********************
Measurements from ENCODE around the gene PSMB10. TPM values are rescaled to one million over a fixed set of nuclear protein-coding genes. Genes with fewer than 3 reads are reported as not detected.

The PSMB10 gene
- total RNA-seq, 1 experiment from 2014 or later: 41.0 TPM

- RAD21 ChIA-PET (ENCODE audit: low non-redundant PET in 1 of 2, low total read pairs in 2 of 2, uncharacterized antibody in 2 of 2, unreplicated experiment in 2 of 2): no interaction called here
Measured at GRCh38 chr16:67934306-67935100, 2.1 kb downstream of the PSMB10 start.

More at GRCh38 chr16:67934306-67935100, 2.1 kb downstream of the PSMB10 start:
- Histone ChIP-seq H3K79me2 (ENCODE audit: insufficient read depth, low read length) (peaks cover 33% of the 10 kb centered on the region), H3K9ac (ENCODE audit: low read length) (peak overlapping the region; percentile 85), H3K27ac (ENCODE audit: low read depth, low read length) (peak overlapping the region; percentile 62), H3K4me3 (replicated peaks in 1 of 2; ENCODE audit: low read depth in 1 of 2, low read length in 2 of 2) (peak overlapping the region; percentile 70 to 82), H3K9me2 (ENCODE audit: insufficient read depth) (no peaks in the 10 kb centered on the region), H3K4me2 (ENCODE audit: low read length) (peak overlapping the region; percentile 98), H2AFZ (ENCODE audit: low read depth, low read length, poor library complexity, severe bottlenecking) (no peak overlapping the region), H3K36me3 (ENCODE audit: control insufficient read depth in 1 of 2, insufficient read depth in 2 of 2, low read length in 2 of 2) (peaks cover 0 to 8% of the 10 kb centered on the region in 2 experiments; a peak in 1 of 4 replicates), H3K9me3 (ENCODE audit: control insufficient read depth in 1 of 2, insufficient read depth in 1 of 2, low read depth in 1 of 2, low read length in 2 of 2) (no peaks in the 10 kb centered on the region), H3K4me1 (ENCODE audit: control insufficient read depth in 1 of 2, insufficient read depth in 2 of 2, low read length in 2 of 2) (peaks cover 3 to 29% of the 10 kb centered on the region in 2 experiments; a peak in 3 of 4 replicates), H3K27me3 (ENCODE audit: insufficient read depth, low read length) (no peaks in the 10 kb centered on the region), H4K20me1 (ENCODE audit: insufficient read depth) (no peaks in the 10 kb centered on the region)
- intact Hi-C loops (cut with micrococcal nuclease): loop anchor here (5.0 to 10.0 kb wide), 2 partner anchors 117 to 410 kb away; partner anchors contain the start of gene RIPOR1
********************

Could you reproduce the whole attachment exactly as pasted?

Measurements from ENCODE around the gene PSMB10. TPM values are rescaled to one million over a fixed set of nuclear protein-coding genes. Genes with fewer than 3 reads are reported as not detected.

The PSMB10 gene
- total RNA-seq, 1 experiment from 2014 or later: 41.0 TPM

- RAD21 ChIA-PET (ENCODE audit: low non-redundant PET in 1 of 2, low total read pairs in 2 of 2, uncharacterized antibody in 2 of 2, unreplicated experiment in 2 of 2): no interaction called here
Measured at GRCh38 chr16:67934306-67935100, 2.1 kb downstream of the PSMB10 start.

More at GRCh38 chr16:67934306-67935100, 2.1 kb downstream of the PSMB10 start:
- Histone ChIP-seq H3K79me2 (ENCODE audit: insufficient read depth, low read length) (peaks cover 33% of the 10 kb centered on the region), H3K9ac (ENCODE audit: low read length) (peak overlapping the region; percentile 85), H3K27ac (ENCODE audit: low read depth, low read length) (peak overlapping the region; percentile 62), H3K4me3 (replicated peaks in 1 of 2; ENCODE audit: low read depth in 1 of 2, low read length in 2 of 2) (peak overlapping the region; percentile 70 to 82), H3K9me2 (ENCODE audit: insufficient read depth) (no peaks in the 10 kb centered on the region), H3K4me2 (ENCODE audit: low read length) (peak overlapping the region; percentile 98), H2AFZ (ENCODE audit: low read depth, low read length, poor library complexity, severe bottlenecking) (no peak overlapping the region), H3K36me3 (ENCODE audit: control insufficient read depth in 1 of 2, insufficient read depth in 2 of 2, low read length in 2 of 2) (peaks cover 0 to 8% of the 10 kb centered on the region in 2 experiments; a peak in 1 of 4 replicates), H3K9me3 (ENCODE audit: control insufficient read depth in 1 of 2, insufficient read depth in 1 of 2, low read depth in 1 of 2, low read length in 2 of 2) (no peaks in the 10 kb centered on the region), H3K4me1 (ENCODE audit: control insufficient read depth in 1 of 2, insufficient read depth in 2 of 2, low read length in 2 of 2) (peaks cover 3 to 29% of the 10 kb centered on the region in 2 experiments; a peak in 3 of 4 replicates), H3K27me3 (ENCODE audit: insufficient read depth, low read length) (no peaks in the 10 kb centered on the region), H4K20me1 (ENCODE audit: insufficient read depth) (no peaks in the 10 kb centered on the region)
- intact Hi-C loops (cut with micrococcal nuclease): loop anchor here (5.0 to 10.0 kb wide), 2 partner anchors 117 to 410 kb away; partner anchors contain the start of gene RIPOR1